- 1 …a question which might be on your lips as you consider setting up a small farm operation
- 2 Small farming for business
- 3 #1 Receipts, invoices & transactional source documents
- 4 #2 Accounting software
- 5 #3 Day book ledgers
- 6 #4 Income statement (Profit/Loss)
- 7 #5 Balance sheet
- 8 #6 Separating out the home expenses
- 9 The round-up…
…a question which might be on your lips as you consider setting up a small farm operation
As is so often our motto in such matters, “…honesty is the
best only policy.”
The underlying motive for owning a small farm or smallholding will vary from person to person.
Whether selling farm produce as a hobby, or business – when documenting the productivity of your operation, you’ll want to declare the truth.
There simply is no other option, a lie just isn’t true. Deception, no matter how tempting, will disadvantage always in the long run.
A better question might actually be:-
“How do you know if your farm has made a profit?
…and what are the different definitions of profit?”
For a detailed, granular view of farm profit take a look at our article: “Farm Income Statement Guide”
…but for the purposes of this breeze through, we’ll just be highlighting what constitutes profit, how it is generated and finally, how to document it.
Small farming for business
If you are intending to run a small farm for business purposes – whether or not you qualify for tax declaration – you’ll want to keep accurate records.
Governmental and regulatory obligations are one are which needs due care and attention…
…but keeping a finger on the pulse of your household’s productivity gives practical oversight and assists in investment decisions.
You’ll want to know even at a relative nursery growth level how fruitful your endeavours are.
Even if you have no intention of deriving a liveable wage from your farming efforts.
If you are concerned enough to sell – you should tally your income and outgoings.
Productivity always has value
No resource nor produce is worthless.
It has value to somebody, to some lesser…to others greater.
You shouldn’t therefore underestimate what you have under your hand if you produce from your small farm.
No matter how meagre the yield in your opinion.
The produce could always be a benefit to others, even if not given away, but in a commercial trade arrangement.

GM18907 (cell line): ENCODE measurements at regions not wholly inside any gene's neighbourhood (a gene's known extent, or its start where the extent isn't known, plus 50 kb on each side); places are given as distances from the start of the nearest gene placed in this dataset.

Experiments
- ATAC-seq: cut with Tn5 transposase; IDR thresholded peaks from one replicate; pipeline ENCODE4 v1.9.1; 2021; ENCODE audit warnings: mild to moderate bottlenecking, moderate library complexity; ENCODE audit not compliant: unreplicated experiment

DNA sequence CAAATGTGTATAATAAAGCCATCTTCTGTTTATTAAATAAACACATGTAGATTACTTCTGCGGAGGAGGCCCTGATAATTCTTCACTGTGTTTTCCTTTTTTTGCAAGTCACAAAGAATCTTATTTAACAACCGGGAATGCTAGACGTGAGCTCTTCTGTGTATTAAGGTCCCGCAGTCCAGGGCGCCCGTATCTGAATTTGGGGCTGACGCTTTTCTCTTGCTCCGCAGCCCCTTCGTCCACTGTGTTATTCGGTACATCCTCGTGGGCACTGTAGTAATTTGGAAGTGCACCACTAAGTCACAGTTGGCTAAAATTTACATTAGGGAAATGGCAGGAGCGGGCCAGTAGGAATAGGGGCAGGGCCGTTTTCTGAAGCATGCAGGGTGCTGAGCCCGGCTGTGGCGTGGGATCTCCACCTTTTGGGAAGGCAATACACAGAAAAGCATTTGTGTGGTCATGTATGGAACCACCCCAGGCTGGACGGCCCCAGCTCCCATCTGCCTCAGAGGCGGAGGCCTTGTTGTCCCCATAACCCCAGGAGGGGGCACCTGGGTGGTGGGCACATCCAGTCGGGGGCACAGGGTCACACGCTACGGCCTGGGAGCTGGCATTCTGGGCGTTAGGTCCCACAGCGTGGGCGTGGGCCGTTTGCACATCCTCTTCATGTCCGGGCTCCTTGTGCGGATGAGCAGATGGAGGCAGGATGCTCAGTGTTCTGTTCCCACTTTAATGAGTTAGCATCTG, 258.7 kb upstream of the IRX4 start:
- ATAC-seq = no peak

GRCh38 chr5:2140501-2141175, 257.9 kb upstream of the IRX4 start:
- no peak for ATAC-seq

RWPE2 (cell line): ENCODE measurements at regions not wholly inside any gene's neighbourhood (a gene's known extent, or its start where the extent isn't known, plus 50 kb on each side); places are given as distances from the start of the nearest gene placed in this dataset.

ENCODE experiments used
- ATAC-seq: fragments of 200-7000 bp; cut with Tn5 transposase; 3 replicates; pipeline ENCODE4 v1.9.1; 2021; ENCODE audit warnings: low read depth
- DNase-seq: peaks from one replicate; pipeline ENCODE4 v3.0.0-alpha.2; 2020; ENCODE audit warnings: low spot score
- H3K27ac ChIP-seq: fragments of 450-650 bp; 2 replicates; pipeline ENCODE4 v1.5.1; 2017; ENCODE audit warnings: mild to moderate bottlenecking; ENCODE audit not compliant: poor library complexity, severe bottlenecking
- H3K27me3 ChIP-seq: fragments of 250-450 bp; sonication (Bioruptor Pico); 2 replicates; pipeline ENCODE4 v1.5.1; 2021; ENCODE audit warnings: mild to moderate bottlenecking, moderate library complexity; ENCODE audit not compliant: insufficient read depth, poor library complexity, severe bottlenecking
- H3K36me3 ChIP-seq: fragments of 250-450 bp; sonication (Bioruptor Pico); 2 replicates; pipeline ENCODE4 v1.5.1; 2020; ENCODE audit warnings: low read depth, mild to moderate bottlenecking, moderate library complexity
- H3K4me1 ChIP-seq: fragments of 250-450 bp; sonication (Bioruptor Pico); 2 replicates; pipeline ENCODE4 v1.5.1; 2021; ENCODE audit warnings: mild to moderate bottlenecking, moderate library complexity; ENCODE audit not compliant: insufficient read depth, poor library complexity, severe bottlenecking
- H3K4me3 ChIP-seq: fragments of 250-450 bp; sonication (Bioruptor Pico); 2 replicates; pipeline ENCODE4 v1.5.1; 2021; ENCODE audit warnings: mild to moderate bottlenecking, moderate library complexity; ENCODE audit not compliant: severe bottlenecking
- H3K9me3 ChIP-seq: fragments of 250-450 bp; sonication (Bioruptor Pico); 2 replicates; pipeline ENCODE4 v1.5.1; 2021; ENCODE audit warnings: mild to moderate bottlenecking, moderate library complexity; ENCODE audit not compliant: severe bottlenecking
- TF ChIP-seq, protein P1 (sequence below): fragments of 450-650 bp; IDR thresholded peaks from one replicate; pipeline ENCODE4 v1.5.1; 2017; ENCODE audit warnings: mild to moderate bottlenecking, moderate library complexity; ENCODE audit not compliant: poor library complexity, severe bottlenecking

No matter how humble.
For example, there are so many restaurants seeking to buy genuine local produce from small farmers.
Even a relatively small market garden can generate healthy profit from local sales this way.
Whilst you might not be wanting to generate a major income from your endeavour, don’t forsake what it might do if gradually nurtured for someone else in your community.
Take this article on rural poverty, for example…productivity is a powerful tool in our hands, no matter the scale.
So, if you are looking to take your small farm enterprise from hobby status, or even fledgling start-up, to becoming a mature vehicle for sustainable profit – albeit gradually – take note of the following:
#1 Receipts, invoices & transactional source documents
These documents are the input and output markers of your whole small farm enterprise.
This paperwork if retained and organised will suffice an audit trail of transactions between your business and upstream/downstream counterparts.
Strict record keeping regimen will ensure your physical proofs are always at hand to verify activity.
A competent filing system with complimentary scanned digital backups will grant a bedrock of commercial reference material.
Maintain the habit.
If it comes to positioning your enterprise more formally, you’ll appreciate having set a disciplined tone from the start.
Should the your operation grow beyond your DIY financial management and you take on a bookkeeper/accountant – keeping a traceable transaction history will be non-negotiable.
#2 Accounting software
Lodging your small farm’s financial performance with a cloud-based, small business accounting platform would be right on trend.
Many of your peers are doing this.
There are various software packages which are developed with ‘you‘ the user in mind – offering easy, user-friendly workflows for the layman.
Such softwares are multi-user enabled and therefore are useful conduits for communicating you finances directly with accounting personnel.